President Donald Trump again sent the left wing aflutter when he fulfilled another campaign promise by announcing a U.S. withdrawal from the Paris Agreement that laid out a framework for countries to adopt clean energy and phase out fossil fuels in a global effort to address climate change.
The Paris Agreement seeks to hold “the increase in the global average temperature to well below 2 °C above pre-industrial levels and to pursue efforts to limit the temperature increase to 1.5 °C above pre-industrial levels, recognizing that this would significantly reduce the risks and impacts of climate change.”
This, to be sure, is a noble goal, but in the world of climate science (and much more so in the world of climate politics) there are many ifs, buts, unknowns, and educated guesses that can render even the best of intentions ineffective. At its best, the Paris Agreement is something that makes people who are terrified of climate change feel good that we are collectively doing something to address the challenge. That good feeling, though, may ultimately have very little impact on the realities of the changing climate. You can tell a dripping glacier you drive a Prius, but it is still going to melt.
Each of the 195 countries that signed on to the agreement submitted a climate-action plan to achieve the goals of addressing climate change. The U.S. plan was submitted by the Obama Administration in 2015 and set the voluntary goal of reducing greenhouse gas emissions by 26% to 28% by 2025. The baseline level for this reduction is measured against 6,132 million metric tons of carbon dioxide that was emitted by the U.S. in 2005.
The problem, though, is that there is no guarantee that these costly measures will have any real impact on the changing climate. There is also no guarantee that any of the other participating countries will follow through with their plans (like say, for example, the U.S. withdrawing from the program). At least, though, we know to count on the fact that China — the other leading polluter involved in the Paris Agreement — has always been above-board and trustworthy.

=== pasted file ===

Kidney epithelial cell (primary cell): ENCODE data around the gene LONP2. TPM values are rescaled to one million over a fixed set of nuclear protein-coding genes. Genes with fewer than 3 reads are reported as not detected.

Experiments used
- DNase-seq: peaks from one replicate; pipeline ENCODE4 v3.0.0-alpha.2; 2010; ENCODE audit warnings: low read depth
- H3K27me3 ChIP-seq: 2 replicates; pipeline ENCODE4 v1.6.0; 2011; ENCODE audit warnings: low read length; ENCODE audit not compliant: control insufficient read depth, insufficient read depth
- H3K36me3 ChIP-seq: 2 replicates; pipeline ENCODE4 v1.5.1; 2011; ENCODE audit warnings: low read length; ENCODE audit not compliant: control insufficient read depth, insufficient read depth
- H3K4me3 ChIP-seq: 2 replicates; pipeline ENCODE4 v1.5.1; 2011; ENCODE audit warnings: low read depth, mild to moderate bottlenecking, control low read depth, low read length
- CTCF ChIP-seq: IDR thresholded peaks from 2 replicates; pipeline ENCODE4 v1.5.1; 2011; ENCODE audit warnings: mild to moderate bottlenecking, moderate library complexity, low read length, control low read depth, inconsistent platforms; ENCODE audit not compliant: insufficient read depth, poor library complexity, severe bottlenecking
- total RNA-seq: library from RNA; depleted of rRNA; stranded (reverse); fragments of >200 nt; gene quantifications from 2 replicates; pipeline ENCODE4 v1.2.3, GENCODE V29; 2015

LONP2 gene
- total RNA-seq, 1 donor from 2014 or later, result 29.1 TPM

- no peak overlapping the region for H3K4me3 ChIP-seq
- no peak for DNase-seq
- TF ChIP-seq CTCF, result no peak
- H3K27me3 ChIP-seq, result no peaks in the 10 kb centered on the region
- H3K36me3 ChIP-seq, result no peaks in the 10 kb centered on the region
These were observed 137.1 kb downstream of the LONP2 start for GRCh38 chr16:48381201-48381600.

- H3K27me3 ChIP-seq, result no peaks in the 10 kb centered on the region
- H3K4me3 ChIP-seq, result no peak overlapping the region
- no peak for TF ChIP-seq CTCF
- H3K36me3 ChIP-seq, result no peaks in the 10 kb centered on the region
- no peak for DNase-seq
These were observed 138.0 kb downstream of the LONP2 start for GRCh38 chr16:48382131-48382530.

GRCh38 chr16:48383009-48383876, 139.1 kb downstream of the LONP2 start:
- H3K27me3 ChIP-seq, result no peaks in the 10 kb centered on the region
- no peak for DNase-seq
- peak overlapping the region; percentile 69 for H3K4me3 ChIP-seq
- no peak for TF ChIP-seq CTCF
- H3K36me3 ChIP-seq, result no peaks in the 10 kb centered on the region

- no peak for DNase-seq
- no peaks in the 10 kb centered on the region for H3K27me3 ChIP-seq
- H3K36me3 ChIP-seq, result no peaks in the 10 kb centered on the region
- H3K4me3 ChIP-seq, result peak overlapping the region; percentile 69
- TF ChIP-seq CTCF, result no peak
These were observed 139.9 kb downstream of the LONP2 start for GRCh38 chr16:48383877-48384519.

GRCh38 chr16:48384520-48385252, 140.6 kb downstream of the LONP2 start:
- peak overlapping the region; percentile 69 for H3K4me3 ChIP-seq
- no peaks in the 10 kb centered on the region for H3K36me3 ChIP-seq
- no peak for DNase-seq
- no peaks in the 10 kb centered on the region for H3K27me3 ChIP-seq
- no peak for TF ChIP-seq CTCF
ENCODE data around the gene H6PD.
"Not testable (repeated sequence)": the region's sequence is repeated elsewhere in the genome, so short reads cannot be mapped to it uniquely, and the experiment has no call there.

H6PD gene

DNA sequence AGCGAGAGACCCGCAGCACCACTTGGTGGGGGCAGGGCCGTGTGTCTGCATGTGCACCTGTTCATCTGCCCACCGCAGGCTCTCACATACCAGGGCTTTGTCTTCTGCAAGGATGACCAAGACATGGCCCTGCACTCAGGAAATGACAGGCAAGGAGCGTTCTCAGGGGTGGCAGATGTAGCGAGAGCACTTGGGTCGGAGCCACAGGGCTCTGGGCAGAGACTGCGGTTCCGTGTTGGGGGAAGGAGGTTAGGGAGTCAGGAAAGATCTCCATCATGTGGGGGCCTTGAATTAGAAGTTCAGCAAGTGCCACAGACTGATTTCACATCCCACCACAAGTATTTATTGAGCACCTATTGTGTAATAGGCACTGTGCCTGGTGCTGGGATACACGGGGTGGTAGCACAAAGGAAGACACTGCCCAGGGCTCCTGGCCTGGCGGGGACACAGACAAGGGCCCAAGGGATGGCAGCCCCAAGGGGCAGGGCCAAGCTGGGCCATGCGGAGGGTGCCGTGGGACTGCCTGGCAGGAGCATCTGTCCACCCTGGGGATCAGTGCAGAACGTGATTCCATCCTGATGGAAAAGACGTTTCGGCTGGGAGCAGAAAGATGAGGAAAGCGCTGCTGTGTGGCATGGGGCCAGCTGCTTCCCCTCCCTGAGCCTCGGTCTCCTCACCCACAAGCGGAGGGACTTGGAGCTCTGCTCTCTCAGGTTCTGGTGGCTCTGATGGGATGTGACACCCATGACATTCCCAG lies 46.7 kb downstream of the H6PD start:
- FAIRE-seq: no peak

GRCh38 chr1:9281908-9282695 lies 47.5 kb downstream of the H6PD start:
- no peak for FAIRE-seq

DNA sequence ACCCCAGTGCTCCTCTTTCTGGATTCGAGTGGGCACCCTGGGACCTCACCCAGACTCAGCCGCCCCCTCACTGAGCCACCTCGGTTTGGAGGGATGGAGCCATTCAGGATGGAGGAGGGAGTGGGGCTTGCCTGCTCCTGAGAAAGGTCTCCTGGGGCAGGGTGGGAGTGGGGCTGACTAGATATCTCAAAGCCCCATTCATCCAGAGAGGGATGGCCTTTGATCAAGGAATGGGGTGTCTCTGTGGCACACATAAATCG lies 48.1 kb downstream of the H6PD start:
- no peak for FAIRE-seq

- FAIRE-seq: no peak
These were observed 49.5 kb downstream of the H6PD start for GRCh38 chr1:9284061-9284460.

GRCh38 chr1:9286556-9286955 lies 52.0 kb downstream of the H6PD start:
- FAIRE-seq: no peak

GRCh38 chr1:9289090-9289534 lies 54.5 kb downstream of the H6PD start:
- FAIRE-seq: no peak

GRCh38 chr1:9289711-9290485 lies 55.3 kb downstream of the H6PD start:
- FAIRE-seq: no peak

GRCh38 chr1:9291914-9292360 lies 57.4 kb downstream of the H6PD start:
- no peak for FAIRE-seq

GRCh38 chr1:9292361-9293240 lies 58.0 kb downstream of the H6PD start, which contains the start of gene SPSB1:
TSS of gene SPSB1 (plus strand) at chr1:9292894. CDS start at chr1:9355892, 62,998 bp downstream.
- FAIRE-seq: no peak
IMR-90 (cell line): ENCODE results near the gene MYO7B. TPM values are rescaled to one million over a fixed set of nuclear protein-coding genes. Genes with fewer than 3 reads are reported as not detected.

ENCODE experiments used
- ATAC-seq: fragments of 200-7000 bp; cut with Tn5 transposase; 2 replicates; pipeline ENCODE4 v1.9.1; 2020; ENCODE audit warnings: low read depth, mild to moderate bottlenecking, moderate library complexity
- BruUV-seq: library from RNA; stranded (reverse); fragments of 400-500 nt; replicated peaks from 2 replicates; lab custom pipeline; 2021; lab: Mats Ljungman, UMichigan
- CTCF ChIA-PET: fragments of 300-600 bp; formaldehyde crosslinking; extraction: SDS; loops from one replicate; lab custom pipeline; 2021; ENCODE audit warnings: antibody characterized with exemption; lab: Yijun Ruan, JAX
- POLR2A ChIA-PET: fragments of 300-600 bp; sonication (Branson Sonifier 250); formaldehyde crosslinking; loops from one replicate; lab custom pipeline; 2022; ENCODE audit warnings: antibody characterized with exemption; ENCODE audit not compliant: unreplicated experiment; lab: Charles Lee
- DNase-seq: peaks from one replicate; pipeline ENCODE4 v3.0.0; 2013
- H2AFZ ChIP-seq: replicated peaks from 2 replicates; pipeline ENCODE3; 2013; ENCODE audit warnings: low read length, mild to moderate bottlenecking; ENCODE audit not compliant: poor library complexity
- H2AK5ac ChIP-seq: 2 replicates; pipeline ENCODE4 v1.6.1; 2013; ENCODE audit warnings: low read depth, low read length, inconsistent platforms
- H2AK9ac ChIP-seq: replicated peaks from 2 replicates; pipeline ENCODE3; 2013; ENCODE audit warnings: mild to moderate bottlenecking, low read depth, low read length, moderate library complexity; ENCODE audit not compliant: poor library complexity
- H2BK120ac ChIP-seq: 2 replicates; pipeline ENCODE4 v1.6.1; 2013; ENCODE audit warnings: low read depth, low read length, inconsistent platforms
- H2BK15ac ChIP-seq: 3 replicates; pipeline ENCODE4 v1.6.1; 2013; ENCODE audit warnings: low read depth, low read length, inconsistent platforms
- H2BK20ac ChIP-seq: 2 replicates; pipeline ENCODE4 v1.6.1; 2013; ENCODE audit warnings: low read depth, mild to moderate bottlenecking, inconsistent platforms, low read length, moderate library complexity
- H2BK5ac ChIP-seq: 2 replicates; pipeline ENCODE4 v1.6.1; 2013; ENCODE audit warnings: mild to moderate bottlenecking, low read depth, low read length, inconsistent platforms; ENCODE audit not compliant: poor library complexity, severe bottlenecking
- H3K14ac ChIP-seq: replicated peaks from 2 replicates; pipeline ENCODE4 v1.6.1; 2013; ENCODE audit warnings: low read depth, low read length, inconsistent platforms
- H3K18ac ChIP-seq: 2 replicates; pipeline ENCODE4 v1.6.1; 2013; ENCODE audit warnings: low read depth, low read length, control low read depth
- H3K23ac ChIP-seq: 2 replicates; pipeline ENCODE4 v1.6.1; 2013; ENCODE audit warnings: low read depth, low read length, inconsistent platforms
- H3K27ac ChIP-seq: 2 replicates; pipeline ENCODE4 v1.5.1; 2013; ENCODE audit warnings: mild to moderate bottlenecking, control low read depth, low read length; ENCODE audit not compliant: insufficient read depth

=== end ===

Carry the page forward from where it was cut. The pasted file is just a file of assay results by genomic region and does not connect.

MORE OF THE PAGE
But, for being immersed in the pretty-much-impossible-to-accurately-predict-the-future area of climate science, there are some certainties with the Paris Agreement. One certainty is that it will be costly.
In climate negotiations for several years leading up to the Paris conference, participants called for a Green Climate Fund that would collect $100 billion per year by 2020. The goal of this fund would be to fund green energy and climate adaptation and mitigation programs in the world’s poorer nations. The thought was that the rich nations (particularly the biggest polluting rich nations like the United States) would shoulder the largest part of that hefty bill. The Obama administration sent a billion U.S. taxpayer dollars to this fund already with another couple of billion promised. Some experts suggest that even $100 billion a year by 2020, though, would be on the low end of the necessary funds to accomplish the world’s ambitious climate changing goals.
There are also other costs, especially in energy intensive states like Ohio with large industrial and manufacturing sectors, according to Americans for Prosperity – Ohio. The conservative group cited a NERA Economic Consulting study looking at what the Ohio economy would look like in 2025 and estimated the Paris Agreement would reduce Ohio GDP by $9 billion, cost 110,000 jobs, and lower household income by $390.